As we celebrate those many citizens who have served and still are serving our country so nobly in the military this Memorial Day 2010, I think of the many freedoms we now enjoy as a direct result of the terrible sacrifices many in uniform have made to preserve those freedoms, and what an enormous debt of gratitude we all owe them. Besides the many parades, picnics, dinners, memorial services, programs, recreation and entertainment activities we will engage in with our family and friends as a form of experiencing this holiday, we should all pause and reflect on what those freedoms mean to us individually, and how our lives would be immeasurably altered without them.
With major emphasis this weekend honoring the fallen, it is also important to remember the living brave men and women currently fighting two wars; one, hopefully, in the last stages; the other in who knows what stage, as it has now passed the landmark of being the longest continuous war in U.S. history. While I, like others, listen to the general explanations as to why we are funneling so much of our treasure, reputation and manpower in Afghanistan, I still do not have a complete understanding of why we are there and what the true strategy for victory is, given the abysmal attempts and failures of so many other countries before us beginning with Alexander the Great in 330 BC. You can also add to the many known difficulties of geography, weather, tribalism, drugs and questionable internal politics in that country an apparent rift that now exists between the State Department and the military over what TIME correspondent Joe Klein terms the absence of a "civilian surge" of personnel to support the military in winning over the hearts and minds of the native people in various hot provinces around Afghanistan.
So, in pondering a clear explanation of the current situation, consider the following:
"I am going to speak about strange places that many of them never heard of - places that are the battleground for civilization.... I want to explain to the people something about geography - what our problem is and what the overall strategy of the war has to be. I want to tell it to them in simple terms of ABC so that they will understand what is going on and how each battle fits into the picture.... If they understand the problem and what we are driving at, I am sure that they can take any kind of bad news right on the chin." Sound relevant to today? In fact it was the instruction given by President Franklin Roosevelt to his speechwriters preparatory to his famous Fireside Chat on February 23, 1942, which had an adult listening audience of almost 80% of the population, to explain to a restless public the many difficulties of WWII at that point. Maybe it is now time for President Obama to have his Fireside Chat to Americans for the very same reason.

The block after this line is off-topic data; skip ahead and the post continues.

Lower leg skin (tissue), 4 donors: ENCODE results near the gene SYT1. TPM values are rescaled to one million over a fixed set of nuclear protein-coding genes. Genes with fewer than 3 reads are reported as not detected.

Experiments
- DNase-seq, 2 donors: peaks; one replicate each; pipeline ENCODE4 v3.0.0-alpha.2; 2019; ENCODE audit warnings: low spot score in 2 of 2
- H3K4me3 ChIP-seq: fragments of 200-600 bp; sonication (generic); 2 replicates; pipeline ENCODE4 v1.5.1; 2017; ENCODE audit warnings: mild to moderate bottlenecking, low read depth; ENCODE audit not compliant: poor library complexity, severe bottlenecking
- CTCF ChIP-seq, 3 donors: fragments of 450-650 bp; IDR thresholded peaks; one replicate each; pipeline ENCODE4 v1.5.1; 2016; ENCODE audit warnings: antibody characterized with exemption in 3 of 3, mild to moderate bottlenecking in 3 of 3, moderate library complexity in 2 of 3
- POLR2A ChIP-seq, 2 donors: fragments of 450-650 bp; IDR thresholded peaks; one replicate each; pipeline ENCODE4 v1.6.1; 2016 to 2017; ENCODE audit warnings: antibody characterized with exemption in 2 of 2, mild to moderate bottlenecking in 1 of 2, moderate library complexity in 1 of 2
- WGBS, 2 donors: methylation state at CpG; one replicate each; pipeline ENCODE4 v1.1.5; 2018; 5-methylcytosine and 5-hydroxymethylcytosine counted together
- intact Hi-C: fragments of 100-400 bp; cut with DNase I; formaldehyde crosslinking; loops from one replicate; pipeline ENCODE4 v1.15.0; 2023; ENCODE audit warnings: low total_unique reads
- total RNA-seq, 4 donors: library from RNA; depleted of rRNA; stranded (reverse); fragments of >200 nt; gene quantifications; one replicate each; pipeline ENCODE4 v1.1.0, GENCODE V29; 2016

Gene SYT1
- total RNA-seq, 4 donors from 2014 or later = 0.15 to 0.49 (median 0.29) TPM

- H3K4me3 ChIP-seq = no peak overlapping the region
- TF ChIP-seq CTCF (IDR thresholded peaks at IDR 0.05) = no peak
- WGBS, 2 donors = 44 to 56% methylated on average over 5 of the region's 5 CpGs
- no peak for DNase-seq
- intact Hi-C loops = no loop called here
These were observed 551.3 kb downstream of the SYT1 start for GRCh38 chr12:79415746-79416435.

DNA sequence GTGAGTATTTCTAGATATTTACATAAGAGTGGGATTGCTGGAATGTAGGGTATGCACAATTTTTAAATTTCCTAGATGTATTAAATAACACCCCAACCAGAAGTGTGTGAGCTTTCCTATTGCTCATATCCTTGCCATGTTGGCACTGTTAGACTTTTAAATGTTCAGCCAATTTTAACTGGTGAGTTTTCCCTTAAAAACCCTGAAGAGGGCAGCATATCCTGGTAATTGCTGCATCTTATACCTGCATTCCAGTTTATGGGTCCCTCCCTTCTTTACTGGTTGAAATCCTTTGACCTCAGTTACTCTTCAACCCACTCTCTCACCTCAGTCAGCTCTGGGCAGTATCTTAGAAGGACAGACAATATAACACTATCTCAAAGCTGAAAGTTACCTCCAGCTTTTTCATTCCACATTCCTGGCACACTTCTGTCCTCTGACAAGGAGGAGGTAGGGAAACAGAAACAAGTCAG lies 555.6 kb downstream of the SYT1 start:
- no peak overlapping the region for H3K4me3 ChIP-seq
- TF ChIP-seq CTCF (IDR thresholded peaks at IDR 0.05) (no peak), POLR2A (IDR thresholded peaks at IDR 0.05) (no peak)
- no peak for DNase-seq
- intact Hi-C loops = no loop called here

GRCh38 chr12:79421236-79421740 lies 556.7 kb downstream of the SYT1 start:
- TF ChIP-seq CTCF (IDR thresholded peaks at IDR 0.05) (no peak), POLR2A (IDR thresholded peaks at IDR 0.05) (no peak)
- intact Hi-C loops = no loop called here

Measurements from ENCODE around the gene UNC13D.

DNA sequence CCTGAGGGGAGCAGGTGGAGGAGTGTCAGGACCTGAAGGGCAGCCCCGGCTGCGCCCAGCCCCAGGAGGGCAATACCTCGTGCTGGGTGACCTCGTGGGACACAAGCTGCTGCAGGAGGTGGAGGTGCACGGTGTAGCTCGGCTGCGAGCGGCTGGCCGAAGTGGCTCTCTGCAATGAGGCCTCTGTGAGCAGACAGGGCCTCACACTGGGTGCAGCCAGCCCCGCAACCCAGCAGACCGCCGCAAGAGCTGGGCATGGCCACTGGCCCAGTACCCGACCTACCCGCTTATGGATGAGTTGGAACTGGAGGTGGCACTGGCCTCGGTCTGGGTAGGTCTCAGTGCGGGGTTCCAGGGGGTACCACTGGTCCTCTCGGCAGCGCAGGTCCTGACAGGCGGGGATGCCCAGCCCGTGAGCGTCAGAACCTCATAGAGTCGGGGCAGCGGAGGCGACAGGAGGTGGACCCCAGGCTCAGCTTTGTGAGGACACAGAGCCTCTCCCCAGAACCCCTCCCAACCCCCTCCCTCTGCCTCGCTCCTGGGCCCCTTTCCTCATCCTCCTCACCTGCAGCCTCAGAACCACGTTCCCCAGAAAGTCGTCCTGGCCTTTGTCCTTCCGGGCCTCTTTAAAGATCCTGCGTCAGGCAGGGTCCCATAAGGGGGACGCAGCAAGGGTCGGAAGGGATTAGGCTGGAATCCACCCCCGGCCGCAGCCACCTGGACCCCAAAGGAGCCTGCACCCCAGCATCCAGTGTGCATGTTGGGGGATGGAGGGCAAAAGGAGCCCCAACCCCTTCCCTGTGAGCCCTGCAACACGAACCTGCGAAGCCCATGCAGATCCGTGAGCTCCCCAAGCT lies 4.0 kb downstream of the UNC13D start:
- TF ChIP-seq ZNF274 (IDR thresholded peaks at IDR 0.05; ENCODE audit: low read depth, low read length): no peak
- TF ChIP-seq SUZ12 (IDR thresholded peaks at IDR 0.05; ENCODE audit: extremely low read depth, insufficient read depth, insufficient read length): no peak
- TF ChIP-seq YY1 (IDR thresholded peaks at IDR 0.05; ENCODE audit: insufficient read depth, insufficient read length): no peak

Just a reminder: The Little Rock Film Festival starts next Wednesday, June 2nd and continues through Sunday, June 6th. Go to http://littlerockfilmfestival.com for more info. In regard to films, if you want to see a near flawless movie put CITY ISLAND on your list. Great cast, wonderful story set in its namesake New York location with a pull-everything-together, feel good ending. It's time well spent.
Laura Raborn at http://paintingsofhome.com and http://claygifts.com
Jim Johnson at http://yessy.com/jimjohnson/gallery.html
Russ Powell at http://powellphotos.com
Linda Flake at http://lindaflake.com
Tom Herrin at http://tommysart.blogspot.com
Matt McLeod at http://firstname.lastname@example.org
Artists Registry at http://www.arkansasarts.org/programs/registry/default.aspx
Barry Thomas exclusively at Ellen Golden French Antiques in the Heights
Local Colour Gallery at http://localcolourgallery.com
Chroma Gallery at http://chromagallery.com
Cantrell Gallery at http://cantrellgallery.com
Greg Thompson Fine Art at http://gregthompsonfineart.com